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Hit the ground fighting

Today I watched the bus blow past the stop again. Fortunately I had begun calling transportation before that time so I had already been through 10 minutes of busy signals when it happened. As the kids clambered into the car distressed that they were going to be counted tardy, transportation answered the phone. As I read the person on the other end a firm but not over the top riot act the kids cheered me on and volunteered their commentary. Noah, “Yeah!” Ashley, “Who are you calling?” Alex, “Why won’t our bus pick us up?”

When the lady on the end of the phone suggested that we may not be standing close enough to the stop (a terribly busy road with many accidents) I started in with an excited series of questions like “do you mean you want me to have my kids stand closer to Northshore? What do you want me to do, have them in the middle of the street?” It wasn’t until she said, “I just answer the phones” and I replied with, “good. Now I want you to stop ‘just answering the phones’ and figure out a way to get this bus to pick up my kids!” that she decided to hangup on me.

30 minutes later the phone quit ringing busy and I had the pleasure of speaking with another person. By this time, the school secretary and I already had a discussion with the bus driver. Of course a few sentences into the conversation Cingular drops my cellular connection so I was right back to busy signals but this time for only about 4 minutes.

The discussion with the bus driver, a nice guy, went like this: Driver and secretary talking. I walk up and the secretary says, “oh! Here he is!” Greetings. Nicities. Me, “So what can I do to get you to stop and pick up my kids?” Driver, “I’ve never this stop before and I can’t be stopping and having those kids cross Northshore. Can you get them on the other side of the road?” The other side of the road is a 3 foot section of grass between the busy road and a privacy fence. “[I can’t have my kids stand on that dangerous road.]” Secretary, “Perhaps we need to have transportation move the stop.” My thoughts of course this means ‘put them on the other side of the road with the middle schoolers’ which as far as I’m concerned works for me. Me, “In the meantime, if I step out into Northshore, stop the cars, and act as a crossing guard, will you stop?” Driver, “Sure.”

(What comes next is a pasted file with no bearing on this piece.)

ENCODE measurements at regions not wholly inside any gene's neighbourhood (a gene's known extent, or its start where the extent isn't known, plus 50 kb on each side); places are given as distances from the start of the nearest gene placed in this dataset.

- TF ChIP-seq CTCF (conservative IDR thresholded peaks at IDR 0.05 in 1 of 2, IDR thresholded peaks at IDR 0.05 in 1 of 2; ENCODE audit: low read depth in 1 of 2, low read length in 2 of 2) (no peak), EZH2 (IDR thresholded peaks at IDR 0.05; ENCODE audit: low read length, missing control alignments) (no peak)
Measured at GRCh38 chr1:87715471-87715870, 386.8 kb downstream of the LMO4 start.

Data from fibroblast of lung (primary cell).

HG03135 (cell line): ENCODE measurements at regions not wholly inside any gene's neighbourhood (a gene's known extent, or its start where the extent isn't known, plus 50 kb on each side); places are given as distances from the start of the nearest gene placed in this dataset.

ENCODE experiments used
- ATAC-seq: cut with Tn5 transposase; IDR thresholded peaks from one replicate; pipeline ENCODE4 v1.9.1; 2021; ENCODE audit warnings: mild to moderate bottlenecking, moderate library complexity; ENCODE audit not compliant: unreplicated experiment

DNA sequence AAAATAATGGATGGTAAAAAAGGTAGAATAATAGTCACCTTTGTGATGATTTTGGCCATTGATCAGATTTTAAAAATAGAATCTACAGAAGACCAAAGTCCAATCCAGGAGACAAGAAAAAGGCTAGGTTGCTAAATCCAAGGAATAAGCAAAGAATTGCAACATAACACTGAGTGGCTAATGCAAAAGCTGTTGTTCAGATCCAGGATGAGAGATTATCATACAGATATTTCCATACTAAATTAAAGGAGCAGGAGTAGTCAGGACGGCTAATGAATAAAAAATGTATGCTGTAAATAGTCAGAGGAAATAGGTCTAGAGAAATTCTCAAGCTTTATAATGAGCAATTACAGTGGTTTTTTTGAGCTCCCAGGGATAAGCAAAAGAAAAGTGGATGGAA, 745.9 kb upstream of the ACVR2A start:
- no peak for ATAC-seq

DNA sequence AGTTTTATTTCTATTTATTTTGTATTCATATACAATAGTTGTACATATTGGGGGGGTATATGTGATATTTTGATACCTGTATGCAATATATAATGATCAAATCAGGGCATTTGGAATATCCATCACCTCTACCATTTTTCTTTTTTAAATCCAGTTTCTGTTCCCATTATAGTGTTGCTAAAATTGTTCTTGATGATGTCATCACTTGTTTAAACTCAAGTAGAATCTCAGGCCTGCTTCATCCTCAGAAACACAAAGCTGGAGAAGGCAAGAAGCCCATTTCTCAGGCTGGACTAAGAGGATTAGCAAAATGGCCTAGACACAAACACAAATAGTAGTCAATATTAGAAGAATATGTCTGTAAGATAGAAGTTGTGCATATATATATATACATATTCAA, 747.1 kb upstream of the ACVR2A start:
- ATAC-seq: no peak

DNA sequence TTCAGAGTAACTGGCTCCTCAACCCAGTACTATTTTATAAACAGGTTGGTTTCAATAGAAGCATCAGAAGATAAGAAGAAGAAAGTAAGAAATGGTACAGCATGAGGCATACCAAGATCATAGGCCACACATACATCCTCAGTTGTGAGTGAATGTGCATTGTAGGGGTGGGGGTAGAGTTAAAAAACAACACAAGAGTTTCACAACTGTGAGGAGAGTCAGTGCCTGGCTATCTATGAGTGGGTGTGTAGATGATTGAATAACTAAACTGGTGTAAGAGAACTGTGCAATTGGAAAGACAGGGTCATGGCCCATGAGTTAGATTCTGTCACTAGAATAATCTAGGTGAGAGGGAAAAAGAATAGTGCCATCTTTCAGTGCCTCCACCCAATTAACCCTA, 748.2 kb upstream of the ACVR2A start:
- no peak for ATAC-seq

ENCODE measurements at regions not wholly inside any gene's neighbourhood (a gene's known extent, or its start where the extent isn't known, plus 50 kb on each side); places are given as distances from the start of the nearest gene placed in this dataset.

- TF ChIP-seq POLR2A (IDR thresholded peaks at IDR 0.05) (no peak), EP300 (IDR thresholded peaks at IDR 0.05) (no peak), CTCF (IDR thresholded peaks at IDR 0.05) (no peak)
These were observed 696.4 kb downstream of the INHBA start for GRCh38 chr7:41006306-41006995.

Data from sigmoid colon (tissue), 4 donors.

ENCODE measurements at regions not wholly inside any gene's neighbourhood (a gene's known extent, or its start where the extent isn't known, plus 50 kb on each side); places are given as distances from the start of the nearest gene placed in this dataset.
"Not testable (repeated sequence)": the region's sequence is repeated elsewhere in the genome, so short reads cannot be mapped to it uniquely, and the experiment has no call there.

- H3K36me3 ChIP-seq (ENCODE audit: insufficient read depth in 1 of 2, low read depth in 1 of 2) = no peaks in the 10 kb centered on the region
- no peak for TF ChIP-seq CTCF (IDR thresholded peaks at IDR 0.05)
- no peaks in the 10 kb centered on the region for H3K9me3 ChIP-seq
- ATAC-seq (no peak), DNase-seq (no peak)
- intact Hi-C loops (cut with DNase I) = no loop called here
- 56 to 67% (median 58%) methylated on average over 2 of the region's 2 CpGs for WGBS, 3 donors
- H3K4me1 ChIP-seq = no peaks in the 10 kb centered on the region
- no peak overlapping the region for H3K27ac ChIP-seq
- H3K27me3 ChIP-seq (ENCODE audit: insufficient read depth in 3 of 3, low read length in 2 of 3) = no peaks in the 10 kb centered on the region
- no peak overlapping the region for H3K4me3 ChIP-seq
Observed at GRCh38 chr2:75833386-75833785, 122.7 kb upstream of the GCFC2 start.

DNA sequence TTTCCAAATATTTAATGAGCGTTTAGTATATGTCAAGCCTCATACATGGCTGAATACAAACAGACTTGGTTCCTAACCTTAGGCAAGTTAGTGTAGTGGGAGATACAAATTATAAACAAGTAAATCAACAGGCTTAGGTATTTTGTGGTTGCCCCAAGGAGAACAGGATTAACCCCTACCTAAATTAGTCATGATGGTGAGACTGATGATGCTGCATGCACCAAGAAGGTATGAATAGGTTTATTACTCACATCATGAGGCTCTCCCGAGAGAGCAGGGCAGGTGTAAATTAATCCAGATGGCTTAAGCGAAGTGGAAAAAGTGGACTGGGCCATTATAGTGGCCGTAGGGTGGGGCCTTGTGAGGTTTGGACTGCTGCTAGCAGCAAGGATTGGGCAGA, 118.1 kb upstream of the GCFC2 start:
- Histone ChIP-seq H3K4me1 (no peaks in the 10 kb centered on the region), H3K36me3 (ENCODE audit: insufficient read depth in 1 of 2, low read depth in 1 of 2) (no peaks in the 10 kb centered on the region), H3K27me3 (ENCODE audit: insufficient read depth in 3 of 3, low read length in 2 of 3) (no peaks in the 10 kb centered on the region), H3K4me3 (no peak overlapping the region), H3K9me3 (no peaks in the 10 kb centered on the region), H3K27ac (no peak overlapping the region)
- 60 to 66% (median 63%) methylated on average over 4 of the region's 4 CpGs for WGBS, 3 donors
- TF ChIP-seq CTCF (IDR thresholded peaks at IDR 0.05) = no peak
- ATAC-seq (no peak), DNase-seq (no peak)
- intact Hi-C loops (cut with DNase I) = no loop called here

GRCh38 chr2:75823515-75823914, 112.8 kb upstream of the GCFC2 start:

Back to transportation. The next call gets me back to the person that hung up on me. After getting her name, I ask, “What can I do to get you to not hang up on me?” She replies, “Be nice. Don’t yell at me.” My reply, “First off, I didn’t yell. I’m an aggrivated father that has watched the bus blow past his kids stop 3 out of 4 days and 1 day it didn’t even show up. And you were suggesting that my kids need to stand on a dangerous road to get it to stop.” Next I make apologies and agree to not yell if she agrees to hear me out. I compliment the driver as being nice, explain the situation, suggest 3 alternative solutions as well as pointing out the numerous other students that would ride the bus if it wasn’t on Northshore, and she explains she will look into it and get back to me.

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